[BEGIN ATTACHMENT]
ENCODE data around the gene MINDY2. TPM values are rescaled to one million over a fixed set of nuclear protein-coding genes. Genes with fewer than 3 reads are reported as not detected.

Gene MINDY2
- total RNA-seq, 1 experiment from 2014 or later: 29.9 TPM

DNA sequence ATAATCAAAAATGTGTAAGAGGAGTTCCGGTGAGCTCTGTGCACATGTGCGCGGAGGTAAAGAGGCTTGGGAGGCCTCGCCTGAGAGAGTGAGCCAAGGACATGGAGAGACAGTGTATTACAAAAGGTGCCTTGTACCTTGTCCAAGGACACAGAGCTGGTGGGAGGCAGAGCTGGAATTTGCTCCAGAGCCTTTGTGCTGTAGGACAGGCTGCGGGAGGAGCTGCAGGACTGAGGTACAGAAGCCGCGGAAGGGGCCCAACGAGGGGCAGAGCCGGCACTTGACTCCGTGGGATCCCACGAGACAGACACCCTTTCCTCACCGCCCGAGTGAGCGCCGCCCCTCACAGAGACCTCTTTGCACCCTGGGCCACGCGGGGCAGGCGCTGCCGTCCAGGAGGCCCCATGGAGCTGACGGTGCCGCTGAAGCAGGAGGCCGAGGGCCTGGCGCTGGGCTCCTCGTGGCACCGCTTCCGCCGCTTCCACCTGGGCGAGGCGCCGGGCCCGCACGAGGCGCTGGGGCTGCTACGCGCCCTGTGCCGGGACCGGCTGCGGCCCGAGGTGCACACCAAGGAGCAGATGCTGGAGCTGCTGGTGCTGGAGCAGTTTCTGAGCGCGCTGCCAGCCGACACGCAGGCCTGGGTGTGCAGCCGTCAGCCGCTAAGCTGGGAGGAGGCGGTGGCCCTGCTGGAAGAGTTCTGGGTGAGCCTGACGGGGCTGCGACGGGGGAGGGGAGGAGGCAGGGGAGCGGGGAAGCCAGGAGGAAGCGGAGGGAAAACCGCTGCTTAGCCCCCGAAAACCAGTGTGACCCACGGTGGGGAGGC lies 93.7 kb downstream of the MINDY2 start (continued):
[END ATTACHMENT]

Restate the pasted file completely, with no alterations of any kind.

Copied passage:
ENCODE data around the gene MINDY2. TPM values are rescaled to one million over a fixed set of nuclear protein-coding genes. Genes with fewer than 3 reads are reported as not detected.

Gene MINDY2
- total RNA-seq, 1 experiment from 2014 or later: 29.9 TPM

DNA sequence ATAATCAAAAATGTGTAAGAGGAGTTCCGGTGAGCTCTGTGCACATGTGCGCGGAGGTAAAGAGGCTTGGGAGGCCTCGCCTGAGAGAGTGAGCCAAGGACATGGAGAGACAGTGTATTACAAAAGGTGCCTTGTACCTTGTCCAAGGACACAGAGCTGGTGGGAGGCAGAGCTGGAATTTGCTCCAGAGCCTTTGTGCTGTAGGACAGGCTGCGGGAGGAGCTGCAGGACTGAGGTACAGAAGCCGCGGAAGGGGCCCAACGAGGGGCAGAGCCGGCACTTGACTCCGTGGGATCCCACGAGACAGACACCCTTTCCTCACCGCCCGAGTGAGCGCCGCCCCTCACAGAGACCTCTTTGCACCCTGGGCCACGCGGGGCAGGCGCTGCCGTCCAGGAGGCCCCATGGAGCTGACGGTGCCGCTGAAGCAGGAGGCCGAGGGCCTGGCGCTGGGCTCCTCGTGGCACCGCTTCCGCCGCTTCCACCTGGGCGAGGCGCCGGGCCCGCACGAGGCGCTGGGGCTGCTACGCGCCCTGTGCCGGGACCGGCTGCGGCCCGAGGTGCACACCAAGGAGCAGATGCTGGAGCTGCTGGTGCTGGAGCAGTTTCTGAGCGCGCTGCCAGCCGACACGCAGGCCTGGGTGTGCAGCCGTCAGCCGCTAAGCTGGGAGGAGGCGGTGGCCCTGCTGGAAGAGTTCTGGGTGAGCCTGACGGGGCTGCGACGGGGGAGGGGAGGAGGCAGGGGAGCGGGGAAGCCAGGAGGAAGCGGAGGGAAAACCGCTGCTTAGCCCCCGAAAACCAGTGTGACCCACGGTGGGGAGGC lies 93.7 kb downstream of the MINDY2 start (continued):